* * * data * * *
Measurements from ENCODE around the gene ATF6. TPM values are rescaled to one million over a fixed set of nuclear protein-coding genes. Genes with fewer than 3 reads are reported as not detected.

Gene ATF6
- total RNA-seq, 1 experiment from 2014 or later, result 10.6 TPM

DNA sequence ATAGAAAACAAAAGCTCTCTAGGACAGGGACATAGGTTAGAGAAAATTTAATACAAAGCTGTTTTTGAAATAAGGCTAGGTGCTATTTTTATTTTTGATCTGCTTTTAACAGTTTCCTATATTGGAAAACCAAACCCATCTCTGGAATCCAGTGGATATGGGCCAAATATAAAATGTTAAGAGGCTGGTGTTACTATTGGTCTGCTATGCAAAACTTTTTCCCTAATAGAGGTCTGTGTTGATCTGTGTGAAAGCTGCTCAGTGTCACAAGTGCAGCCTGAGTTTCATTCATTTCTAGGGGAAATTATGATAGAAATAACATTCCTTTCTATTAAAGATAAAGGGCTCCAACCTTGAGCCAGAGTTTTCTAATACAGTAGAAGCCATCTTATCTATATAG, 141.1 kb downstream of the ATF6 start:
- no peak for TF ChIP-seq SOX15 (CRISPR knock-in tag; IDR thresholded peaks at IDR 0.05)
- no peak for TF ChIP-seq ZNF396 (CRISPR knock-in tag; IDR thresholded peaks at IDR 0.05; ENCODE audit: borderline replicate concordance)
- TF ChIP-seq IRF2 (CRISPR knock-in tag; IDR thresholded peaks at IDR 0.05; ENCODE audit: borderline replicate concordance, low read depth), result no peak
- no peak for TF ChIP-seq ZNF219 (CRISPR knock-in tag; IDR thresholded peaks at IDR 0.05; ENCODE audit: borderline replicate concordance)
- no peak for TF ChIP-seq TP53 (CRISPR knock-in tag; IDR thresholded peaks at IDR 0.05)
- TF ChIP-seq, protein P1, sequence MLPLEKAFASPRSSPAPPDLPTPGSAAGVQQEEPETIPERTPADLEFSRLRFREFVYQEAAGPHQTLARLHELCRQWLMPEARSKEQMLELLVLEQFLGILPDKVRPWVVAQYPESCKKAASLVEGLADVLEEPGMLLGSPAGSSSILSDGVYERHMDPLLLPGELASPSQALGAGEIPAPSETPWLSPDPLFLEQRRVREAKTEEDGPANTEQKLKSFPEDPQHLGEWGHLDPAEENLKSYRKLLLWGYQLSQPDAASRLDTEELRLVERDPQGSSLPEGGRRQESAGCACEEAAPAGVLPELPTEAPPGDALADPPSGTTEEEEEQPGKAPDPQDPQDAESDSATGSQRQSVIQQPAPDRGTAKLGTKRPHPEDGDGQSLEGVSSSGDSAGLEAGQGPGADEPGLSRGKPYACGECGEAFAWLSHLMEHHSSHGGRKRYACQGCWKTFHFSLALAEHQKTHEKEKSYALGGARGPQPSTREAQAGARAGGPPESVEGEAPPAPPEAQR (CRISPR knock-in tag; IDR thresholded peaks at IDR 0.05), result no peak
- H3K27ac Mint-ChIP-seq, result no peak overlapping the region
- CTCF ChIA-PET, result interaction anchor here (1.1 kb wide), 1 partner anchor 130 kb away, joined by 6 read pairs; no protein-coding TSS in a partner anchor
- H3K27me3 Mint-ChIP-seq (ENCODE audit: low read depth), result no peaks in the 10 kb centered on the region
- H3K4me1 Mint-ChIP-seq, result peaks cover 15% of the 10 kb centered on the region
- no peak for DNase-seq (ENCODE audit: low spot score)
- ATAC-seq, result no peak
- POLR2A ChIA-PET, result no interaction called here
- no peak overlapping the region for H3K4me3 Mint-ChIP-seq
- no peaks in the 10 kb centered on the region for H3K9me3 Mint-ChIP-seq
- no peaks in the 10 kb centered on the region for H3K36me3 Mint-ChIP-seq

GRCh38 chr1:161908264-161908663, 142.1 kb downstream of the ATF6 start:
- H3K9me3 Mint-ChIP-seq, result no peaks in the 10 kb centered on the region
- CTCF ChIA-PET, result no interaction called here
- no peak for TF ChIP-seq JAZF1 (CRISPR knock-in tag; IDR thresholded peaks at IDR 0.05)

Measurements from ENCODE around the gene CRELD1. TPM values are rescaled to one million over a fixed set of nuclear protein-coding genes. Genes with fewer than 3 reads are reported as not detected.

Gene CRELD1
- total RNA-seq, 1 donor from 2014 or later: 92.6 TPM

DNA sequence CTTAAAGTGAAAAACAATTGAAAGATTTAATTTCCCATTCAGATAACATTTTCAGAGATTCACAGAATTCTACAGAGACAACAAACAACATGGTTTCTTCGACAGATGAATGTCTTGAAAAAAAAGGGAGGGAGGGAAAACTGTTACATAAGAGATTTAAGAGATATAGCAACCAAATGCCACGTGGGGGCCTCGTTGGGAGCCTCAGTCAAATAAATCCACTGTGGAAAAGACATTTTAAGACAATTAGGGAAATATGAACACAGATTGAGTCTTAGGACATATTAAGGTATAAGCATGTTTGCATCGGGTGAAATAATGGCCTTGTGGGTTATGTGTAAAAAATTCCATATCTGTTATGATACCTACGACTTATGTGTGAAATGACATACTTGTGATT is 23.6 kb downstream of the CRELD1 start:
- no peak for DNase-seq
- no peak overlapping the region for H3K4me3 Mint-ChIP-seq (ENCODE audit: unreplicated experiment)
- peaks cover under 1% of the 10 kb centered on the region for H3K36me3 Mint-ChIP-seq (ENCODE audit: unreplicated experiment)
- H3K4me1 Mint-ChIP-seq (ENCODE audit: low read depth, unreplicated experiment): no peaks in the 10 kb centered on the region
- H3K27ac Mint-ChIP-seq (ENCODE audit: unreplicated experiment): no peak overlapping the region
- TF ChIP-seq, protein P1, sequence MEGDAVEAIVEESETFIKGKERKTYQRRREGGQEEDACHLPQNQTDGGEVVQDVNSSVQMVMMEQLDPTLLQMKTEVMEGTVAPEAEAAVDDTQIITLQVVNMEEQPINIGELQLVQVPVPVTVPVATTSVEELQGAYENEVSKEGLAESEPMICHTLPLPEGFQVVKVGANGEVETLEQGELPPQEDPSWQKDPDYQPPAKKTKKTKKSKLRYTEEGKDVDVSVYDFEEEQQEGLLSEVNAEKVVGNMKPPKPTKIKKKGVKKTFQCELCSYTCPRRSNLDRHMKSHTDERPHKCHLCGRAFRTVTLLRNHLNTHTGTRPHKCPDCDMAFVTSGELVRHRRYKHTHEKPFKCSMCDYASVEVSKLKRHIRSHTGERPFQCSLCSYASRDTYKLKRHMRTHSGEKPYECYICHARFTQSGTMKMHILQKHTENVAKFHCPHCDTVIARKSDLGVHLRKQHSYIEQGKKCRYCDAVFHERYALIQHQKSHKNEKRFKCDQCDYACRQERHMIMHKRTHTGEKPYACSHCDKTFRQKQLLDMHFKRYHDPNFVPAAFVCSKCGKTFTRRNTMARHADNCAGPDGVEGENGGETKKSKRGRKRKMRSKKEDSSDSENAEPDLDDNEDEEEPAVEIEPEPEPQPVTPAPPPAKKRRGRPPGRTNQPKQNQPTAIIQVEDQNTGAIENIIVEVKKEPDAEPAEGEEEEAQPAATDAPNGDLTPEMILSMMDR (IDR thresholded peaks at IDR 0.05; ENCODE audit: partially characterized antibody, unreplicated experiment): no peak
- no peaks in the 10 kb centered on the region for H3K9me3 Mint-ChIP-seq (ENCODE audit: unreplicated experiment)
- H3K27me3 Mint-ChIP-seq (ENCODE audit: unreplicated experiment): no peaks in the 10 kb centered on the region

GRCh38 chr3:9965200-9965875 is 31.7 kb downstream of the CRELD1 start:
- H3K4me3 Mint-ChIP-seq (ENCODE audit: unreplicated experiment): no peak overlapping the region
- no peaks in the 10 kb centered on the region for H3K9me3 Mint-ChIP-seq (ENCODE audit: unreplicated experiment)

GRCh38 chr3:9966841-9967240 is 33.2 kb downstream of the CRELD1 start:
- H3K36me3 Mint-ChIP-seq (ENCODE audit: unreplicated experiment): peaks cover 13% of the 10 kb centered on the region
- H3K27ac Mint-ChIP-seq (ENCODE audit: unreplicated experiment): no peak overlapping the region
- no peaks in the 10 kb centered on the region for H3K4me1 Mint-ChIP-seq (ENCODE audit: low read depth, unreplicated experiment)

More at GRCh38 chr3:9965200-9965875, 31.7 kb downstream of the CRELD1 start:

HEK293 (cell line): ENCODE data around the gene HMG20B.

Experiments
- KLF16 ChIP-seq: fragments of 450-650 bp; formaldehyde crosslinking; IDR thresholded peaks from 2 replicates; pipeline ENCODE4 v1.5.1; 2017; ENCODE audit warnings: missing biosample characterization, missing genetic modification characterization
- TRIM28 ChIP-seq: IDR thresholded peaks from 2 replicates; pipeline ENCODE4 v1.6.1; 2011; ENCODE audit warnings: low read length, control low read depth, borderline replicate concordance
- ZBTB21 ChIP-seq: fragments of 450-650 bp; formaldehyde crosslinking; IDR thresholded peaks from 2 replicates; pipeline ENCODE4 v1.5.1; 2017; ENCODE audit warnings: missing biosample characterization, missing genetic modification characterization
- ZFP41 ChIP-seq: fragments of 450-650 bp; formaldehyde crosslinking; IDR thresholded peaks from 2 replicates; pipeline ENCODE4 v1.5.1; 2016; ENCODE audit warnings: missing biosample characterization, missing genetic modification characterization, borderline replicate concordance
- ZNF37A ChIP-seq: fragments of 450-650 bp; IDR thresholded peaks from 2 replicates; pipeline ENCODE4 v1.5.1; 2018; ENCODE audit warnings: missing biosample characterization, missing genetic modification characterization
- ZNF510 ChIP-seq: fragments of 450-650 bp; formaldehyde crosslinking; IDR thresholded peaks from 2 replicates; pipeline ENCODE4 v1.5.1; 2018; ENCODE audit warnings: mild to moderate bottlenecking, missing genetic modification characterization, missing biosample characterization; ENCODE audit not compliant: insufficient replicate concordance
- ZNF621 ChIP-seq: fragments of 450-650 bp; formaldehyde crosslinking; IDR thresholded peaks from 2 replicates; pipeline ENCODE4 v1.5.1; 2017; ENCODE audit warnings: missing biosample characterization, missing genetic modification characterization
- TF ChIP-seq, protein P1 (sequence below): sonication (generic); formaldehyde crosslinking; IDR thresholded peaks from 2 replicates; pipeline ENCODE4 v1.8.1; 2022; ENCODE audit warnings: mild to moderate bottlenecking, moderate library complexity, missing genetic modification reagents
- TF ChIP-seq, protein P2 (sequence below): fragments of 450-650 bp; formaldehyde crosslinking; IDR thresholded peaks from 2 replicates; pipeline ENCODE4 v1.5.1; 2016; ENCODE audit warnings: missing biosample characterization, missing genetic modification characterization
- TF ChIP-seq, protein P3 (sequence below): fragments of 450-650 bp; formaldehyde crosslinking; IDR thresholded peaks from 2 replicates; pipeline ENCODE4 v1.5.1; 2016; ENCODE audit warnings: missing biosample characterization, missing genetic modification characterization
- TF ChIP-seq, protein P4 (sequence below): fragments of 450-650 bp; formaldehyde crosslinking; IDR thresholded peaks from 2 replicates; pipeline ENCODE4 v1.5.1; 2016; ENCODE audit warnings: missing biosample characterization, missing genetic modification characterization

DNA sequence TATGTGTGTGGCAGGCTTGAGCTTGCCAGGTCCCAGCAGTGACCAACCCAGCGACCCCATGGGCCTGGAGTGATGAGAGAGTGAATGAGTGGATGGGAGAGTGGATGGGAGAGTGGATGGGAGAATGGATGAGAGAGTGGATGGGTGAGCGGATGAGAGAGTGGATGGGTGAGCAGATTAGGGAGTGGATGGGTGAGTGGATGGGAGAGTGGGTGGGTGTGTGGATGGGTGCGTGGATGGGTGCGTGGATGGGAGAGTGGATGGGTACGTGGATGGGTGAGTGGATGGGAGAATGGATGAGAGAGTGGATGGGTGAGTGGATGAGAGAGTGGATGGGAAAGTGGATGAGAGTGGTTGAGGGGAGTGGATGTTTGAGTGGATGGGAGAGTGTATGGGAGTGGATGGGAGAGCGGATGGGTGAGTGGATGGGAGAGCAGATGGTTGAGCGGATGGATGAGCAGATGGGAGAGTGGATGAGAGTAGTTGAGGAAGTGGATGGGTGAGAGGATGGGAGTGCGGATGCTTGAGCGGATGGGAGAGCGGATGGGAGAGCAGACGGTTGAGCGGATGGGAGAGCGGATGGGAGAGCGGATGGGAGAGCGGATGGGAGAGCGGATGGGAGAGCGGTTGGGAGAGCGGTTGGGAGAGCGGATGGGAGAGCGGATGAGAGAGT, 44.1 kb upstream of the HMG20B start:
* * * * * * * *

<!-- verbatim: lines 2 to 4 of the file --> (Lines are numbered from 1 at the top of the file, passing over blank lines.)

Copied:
Gene ATF6
- total RNA-seq, 1 experiment from 2014 or later, result 10.6 TPM

DNA sequence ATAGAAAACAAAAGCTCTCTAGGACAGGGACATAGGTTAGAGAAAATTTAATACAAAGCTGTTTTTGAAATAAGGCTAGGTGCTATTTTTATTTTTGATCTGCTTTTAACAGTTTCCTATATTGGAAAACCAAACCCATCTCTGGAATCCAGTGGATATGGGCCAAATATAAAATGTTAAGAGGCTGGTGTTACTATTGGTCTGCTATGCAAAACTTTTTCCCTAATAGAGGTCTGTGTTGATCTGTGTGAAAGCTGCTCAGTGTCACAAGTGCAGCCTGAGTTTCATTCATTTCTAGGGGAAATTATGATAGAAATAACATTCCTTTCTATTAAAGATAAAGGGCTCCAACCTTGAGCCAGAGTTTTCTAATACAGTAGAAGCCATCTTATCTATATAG, 141.1 kb downstream of the ATF6 start: